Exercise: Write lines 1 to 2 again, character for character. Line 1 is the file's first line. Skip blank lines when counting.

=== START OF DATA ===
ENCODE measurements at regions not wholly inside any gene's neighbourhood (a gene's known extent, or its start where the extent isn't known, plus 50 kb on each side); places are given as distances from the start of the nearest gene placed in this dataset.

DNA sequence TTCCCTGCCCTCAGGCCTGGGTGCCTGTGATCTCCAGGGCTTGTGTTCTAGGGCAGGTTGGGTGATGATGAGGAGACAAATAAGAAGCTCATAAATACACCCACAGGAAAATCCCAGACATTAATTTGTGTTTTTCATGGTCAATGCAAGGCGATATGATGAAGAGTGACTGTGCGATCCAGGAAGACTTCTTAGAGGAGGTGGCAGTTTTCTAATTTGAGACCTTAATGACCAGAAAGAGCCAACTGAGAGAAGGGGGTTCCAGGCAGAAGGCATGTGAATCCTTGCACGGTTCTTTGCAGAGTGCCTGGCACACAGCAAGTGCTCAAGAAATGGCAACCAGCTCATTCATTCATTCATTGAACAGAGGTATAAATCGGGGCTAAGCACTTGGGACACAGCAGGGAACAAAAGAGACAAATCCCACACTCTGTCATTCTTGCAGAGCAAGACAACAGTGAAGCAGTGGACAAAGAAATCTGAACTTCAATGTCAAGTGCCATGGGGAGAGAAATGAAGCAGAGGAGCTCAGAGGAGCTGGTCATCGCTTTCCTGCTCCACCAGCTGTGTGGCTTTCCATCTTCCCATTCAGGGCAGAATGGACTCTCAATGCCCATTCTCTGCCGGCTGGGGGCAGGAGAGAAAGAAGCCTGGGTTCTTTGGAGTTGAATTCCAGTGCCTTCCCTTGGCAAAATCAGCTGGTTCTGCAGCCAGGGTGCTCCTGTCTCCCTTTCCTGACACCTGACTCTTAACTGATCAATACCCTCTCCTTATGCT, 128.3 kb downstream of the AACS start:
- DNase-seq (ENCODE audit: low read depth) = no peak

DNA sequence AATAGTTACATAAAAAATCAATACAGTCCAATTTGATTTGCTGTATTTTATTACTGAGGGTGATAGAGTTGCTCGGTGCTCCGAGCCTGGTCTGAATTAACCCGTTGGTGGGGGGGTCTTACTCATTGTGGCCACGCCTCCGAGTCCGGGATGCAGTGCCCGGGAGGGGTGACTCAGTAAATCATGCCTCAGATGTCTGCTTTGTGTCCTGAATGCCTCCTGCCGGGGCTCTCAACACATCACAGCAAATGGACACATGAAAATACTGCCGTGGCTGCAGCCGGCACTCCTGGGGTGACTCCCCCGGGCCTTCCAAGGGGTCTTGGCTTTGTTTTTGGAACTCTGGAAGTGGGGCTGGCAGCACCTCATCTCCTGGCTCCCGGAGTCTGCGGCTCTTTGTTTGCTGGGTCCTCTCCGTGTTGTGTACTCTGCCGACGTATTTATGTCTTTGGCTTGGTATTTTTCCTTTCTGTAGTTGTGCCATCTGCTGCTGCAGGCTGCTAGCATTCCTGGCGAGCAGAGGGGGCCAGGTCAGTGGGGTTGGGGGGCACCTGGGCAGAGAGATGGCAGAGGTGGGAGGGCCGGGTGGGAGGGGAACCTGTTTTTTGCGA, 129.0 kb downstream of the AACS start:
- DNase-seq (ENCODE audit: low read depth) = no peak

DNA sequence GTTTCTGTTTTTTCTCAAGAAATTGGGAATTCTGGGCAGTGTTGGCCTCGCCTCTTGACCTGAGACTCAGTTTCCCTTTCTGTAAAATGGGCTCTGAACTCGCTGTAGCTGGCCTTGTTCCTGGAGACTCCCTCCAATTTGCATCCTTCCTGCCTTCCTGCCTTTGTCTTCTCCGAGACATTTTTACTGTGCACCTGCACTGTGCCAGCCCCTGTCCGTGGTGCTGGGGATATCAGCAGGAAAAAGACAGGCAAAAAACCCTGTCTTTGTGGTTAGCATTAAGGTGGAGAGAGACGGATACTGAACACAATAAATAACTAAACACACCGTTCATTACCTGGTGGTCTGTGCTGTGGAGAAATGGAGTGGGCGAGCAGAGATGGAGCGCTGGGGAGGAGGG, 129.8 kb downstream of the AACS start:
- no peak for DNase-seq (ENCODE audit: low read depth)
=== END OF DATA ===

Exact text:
ENCODE measurements at regions not wholly inside any gene's neighbourhood (a gene's known extent, or its start where the extent isn't known, plus 50 kb on each side); places are given as distances from the start of the nearest gene placed in this dataset.

DNA sequence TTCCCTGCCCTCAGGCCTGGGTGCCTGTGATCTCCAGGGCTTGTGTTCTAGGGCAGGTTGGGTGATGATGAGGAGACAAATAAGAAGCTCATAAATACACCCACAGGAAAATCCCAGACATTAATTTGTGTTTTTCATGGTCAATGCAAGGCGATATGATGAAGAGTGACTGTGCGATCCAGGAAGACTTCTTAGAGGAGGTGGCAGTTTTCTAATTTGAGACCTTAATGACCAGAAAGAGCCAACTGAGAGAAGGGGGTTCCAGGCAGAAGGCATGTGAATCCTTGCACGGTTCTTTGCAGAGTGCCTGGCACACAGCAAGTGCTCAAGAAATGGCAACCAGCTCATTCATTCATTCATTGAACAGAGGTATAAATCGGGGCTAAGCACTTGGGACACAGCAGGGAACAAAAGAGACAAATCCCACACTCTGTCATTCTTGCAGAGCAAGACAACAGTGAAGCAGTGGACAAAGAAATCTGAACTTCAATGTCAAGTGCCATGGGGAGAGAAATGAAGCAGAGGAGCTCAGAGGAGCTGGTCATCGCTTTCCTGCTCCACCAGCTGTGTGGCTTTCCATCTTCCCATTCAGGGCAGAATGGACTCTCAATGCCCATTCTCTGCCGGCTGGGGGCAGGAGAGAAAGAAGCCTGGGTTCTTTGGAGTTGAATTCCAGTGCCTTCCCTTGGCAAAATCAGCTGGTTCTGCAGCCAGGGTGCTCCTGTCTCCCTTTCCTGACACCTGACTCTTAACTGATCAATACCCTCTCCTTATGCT, 128.3 kb downstream of the AACS start: